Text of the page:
“The Community Team started the month in the Halloween spirit with two spooky contests in anticipation of the holiday. Players joined the festivities and showcased their talent in a pumpkin carving contest and a FOIP screenshot contest depicting the most terrifying and terrified expressions they had to offer. Spooktacular!
The Mustang Commercial Contest put the community’s filmmaking skills to the test. Our bold cinematographers embraced the maverick spirit of Consolidated Outland to create commercials that Silas Koerner himself would be proud of.
During Thanksgiving, Citizens shared what they were thankful for and participated in two holiday contests in honor of Turkey Day. With these two contests, we are now up to 25 total contests run in 2018, and the team still has more planned to go live before the end of the year.
As Alpha 3.3 made its way to the Persistent Universe, we welcomed the first fully-explorable planet and city with Hurston and Lorville respectively. While everyone was exploring the new environments, the bustling landing zone, and four new moons, the Star Citizen content creators outdid themselves, creating beautiful shots of sunsets on Hurston, days out on the beach next to Lorville, and joyrides to Aberdeen. We are proud and thankful for all the content the community shared on social media, Reddit, and the community hub, and are looking forward to seeing even more. Keep on sharing!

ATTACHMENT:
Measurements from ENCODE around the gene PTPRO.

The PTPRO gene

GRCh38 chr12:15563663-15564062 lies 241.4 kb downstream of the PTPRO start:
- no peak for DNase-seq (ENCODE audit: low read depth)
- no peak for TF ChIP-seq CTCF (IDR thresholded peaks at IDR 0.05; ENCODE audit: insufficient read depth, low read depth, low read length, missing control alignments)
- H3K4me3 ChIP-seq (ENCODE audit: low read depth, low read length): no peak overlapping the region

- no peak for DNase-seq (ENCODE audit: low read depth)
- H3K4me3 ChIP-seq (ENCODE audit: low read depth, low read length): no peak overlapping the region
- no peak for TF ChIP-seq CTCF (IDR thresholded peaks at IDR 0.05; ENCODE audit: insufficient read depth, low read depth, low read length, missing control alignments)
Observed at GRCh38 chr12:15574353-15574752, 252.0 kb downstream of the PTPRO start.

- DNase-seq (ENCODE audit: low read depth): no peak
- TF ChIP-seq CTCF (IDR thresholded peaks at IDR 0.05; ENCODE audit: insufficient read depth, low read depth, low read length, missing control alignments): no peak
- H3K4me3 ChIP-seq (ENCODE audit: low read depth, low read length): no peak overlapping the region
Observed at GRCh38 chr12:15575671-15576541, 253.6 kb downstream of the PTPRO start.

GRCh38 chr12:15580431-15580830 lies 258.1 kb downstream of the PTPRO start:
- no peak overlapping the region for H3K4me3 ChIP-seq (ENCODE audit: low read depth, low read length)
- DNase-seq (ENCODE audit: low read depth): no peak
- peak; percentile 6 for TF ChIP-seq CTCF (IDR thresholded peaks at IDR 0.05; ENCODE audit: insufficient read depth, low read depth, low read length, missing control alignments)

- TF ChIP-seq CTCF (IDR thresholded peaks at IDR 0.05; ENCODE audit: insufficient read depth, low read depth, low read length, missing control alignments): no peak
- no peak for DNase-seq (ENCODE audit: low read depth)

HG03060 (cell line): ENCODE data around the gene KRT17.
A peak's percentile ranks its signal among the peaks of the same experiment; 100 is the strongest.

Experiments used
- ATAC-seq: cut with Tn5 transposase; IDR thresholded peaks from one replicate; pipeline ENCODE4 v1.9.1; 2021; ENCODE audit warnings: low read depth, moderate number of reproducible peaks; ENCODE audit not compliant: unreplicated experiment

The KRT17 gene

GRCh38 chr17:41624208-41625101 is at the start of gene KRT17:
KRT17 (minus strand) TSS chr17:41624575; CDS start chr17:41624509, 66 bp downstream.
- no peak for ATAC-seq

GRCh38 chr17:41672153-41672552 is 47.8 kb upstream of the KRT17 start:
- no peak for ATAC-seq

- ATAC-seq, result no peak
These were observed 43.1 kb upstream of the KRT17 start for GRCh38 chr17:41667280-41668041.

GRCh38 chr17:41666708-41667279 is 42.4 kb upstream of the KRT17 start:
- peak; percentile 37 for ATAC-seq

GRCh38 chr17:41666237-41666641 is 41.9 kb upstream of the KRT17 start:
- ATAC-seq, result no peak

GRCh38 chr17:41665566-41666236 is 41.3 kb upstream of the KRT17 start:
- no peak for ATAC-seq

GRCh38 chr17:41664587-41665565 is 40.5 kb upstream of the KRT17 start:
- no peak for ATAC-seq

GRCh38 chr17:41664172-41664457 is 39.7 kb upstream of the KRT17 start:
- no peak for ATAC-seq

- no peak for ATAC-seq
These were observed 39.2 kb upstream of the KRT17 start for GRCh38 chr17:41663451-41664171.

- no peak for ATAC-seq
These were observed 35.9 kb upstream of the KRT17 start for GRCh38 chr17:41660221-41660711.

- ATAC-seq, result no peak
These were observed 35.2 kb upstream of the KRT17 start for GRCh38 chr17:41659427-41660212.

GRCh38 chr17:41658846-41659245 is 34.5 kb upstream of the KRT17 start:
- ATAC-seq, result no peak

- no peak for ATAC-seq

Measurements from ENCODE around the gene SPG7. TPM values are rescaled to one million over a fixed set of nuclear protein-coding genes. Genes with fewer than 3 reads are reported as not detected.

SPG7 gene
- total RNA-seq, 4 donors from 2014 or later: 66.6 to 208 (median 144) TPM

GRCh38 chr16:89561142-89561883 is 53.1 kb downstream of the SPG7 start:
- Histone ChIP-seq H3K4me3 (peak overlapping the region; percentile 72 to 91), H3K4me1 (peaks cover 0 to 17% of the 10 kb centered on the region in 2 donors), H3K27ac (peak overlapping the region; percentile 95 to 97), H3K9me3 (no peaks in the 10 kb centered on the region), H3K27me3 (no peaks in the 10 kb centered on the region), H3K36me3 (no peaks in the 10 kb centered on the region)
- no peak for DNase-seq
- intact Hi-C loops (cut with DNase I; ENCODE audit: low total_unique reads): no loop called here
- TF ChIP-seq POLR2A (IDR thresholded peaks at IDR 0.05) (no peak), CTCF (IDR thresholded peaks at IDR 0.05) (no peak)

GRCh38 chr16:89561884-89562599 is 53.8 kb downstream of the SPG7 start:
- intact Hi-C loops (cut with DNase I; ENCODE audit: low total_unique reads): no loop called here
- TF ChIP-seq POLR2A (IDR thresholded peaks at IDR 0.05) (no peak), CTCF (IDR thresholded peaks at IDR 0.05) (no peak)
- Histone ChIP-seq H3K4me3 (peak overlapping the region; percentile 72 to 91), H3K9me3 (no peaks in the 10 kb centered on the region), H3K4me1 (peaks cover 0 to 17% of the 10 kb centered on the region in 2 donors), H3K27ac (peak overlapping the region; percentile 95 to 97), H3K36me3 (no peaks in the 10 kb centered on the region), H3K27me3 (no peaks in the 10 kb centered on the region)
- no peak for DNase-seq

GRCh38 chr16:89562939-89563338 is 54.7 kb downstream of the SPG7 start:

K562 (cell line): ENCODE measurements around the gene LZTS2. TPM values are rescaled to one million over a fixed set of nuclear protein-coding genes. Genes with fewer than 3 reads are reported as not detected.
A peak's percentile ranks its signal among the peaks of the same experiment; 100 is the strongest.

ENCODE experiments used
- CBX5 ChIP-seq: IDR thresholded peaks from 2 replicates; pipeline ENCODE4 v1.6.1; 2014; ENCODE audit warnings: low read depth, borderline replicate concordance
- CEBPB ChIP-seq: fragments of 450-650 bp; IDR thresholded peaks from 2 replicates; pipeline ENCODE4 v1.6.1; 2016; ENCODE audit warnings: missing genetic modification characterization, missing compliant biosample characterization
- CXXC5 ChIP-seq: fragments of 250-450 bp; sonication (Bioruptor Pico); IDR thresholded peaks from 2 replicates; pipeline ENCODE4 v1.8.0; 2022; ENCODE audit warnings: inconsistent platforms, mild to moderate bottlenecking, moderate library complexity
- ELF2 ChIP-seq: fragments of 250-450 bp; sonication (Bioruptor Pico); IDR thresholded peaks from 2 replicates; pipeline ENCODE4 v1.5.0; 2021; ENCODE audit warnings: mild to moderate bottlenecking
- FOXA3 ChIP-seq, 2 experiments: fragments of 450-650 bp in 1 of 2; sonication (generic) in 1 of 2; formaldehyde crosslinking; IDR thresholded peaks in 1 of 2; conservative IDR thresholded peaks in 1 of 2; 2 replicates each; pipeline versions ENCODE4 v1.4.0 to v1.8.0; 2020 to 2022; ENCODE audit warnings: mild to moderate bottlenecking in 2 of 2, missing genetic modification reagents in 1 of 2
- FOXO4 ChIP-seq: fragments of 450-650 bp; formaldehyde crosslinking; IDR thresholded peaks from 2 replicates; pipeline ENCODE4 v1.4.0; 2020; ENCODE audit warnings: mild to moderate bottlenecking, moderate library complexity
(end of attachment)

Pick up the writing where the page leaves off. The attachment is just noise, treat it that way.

The 2948 Anniversary special kicked off our most epic Free-Fly event to date with all flyable ships and vehicles to try out at no extra cost. The Intergalactic Aerospace Expo came a long way and made its in-game debut with their Hurston-based satellite branch. Exclusive reveals at the expo included Anvil’s ‘light fighter of the future’, the Hawk, and the next evolution of Xi’an tech and design innovation with the Aopoa San’tok.yāi.